You can see how well the air is distributed across the core face, even when you consider that the air inlet is off center way toward the number one tube at the top of the core. As we said, the end tank configuration makes a big difference.
Before starting the Garrett intercooler test we had to do a baseline test to get the stock power data of our test Honda Civic Si. We not only got a basic power run, but we also tested the temperature drop across the core as well as the intercooler’s ability to keep absorbing heat after many runs. After doing our power runs, we ran the car many times back to back as fast as the dyno could recover until the inlet and outlet temperatures stabilized indicating that the system was heat soaked. We timed each run to ensure consistent data.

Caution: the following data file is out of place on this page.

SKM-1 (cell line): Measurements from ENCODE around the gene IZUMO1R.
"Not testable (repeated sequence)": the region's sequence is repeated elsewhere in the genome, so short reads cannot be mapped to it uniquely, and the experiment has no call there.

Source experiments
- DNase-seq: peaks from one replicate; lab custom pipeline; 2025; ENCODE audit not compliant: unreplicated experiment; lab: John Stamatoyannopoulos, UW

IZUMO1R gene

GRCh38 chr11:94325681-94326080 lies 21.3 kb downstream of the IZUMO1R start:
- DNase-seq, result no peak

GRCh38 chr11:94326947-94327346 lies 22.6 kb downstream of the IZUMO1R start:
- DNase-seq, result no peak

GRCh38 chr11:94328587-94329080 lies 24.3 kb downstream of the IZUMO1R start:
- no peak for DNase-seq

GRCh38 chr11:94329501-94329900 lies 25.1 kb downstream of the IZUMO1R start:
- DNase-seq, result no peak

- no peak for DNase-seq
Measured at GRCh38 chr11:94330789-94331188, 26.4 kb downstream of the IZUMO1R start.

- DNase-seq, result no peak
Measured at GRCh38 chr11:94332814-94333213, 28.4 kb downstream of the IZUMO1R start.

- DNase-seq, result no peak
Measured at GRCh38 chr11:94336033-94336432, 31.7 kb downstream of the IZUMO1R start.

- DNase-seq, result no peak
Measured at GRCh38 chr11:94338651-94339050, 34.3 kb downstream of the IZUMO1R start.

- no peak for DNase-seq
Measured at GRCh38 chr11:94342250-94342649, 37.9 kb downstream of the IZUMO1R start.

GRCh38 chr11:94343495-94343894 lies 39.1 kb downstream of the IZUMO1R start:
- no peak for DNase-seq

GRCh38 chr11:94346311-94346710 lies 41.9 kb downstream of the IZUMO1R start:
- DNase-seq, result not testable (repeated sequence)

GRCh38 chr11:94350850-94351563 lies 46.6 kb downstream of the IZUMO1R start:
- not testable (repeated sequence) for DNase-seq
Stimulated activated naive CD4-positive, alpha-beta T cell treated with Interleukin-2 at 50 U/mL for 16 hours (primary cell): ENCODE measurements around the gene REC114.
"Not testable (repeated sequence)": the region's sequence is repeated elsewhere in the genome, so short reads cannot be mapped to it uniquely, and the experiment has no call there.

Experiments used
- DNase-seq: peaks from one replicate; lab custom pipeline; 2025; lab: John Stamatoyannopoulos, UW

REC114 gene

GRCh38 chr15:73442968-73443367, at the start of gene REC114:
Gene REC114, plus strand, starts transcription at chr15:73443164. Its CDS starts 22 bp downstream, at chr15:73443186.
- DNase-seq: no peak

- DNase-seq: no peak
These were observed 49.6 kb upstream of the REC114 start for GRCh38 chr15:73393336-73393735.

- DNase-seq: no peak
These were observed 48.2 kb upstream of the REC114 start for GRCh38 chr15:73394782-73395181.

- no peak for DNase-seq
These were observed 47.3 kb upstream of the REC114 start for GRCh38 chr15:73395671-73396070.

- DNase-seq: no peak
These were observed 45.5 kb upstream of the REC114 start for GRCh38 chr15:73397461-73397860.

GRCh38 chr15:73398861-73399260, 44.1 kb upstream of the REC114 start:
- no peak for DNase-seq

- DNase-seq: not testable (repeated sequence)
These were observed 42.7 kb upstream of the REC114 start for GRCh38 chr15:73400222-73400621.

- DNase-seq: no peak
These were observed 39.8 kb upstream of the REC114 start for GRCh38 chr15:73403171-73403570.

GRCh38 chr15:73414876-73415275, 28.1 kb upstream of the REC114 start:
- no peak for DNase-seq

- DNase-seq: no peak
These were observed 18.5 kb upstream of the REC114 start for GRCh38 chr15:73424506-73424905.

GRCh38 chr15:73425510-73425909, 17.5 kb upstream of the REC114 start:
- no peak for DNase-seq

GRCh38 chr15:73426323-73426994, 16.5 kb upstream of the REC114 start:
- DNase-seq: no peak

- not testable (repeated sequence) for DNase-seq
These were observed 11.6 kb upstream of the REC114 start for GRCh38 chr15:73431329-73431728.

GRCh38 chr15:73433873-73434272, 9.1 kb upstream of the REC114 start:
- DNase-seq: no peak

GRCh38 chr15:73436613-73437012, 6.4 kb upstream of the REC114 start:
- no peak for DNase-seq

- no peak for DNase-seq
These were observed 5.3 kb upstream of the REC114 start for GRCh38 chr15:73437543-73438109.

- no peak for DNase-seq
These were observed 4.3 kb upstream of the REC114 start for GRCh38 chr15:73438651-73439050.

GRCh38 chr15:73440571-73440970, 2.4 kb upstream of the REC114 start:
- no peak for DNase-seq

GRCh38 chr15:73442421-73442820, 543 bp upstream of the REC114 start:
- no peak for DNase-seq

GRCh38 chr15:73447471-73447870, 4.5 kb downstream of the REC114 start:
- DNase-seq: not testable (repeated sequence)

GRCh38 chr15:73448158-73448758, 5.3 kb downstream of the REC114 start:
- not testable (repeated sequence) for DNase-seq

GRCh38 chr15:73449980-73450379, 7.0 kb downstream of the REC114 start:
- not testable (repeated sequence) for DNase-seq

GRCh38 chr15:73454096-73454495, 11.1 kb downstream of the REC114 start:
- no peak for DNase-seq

Like we do for all of our super critical testing, we used World Motorsports wind tunnel dyno. The World Motorsports dyno is the only one we know that can provide a consistent test environment in the same configuration as the car is driven. Multiple fans exchange the air in the cell very quickly to keep the oxygen content and temperature consistent and the huge main fan is linked to the roller speed and can produce air flows of over 120 mph.
With our stock power and intercooler data collected, it was now time to install the new Garrett Advancing Motion intercooler at the MotoIQ Garage.
To install the Garrett intercooler, we first had to remove the front bumper assembly. We started by removing the side marker lights.
Then we removed the screws holding the bumper cover in the front of the wheelwell.
Next we had to remove the belly pan between the front lip and the lower engine cover. The late model Civic has good attention to detail regarding the underbody aerodynamics.